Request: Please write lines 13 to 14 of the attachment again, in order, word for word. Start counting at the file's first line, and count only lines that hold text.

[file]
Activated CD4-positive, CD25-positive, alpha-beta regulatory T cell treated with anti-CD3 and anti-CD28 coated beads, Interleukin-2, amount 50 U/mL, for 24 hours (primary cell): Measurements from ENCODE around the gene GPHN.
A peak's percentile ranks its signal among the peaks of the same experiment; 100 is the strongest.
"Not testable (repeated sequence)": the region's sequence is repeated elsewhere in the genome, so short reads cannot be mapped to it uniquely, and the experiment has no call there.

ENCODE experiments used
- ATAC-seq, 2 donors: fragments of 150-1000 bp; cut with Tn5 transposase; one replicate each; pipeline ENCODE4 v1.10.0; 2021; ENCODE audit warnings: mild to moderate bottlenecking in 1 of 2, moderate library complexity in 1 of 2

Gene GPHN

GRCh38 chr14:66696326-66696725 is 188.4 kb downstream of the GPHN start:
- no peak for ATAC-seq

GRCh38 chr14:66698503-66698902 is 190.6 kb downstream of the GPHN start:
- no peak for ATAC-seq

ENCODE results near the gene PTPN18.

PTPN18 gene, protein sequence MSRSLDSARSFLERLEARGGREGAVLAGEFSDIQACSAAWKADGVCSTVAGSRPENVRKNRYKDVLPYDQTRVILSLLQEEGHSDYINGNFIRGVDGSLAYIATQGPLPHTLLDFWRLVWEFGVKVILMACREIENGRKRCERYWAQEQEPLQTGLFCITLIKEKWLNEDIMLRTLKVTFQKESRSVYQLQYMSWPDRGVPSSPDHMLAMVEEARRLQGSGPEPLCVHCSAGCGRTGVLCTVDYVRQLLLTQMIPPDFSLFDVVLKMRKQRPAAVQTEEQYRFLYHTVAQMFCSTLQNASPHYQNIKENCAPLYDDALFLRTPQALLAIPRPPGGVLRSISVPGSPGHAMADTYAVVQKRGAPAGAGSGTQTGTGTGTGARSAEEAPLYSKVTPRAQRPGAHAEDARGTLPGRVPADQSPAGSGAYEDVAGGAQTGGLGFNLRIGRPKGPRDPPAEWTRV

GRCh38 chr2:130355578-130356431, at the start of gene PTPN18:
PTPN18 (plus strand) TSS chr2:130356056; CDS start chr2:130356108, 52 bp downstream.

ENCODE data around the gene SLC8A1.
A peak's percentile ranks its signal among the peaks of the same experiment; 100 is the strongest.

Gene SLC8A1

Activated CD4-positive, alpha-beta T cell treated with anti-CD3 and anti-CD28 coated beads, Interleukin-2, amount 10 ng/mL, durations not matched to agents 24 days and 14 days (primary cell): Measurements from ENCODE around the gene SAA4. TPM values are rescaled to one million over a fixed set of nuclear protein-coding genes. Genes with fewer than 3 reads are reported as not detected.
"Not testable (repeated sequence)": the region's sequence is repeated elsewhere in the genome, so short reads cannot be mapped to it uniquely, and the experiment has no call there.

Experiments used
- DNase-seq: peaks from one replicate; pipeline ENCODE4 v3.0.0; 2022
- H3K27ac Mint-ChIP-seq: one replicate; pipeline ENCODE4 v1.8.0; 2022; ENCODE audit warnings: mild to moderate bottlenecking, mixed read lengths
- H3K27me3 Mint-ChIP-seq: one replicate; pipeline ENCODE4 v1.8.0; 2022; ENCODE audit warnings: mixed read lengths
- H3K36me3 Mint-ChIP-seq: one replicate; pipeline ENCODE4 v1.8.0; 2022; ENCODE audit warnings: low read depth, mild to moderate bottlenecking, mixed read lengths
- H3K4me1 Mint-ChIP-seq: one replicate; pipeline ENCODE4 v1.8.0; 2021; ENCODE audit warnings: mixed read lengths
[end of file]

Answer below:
GRCh38 chr2:130355578-130356431, at the start of gene PTPN18:
PTPN18 (plus strand) TSS chr2:130356056; CDS start chr2:130356108, 52 bp downstream.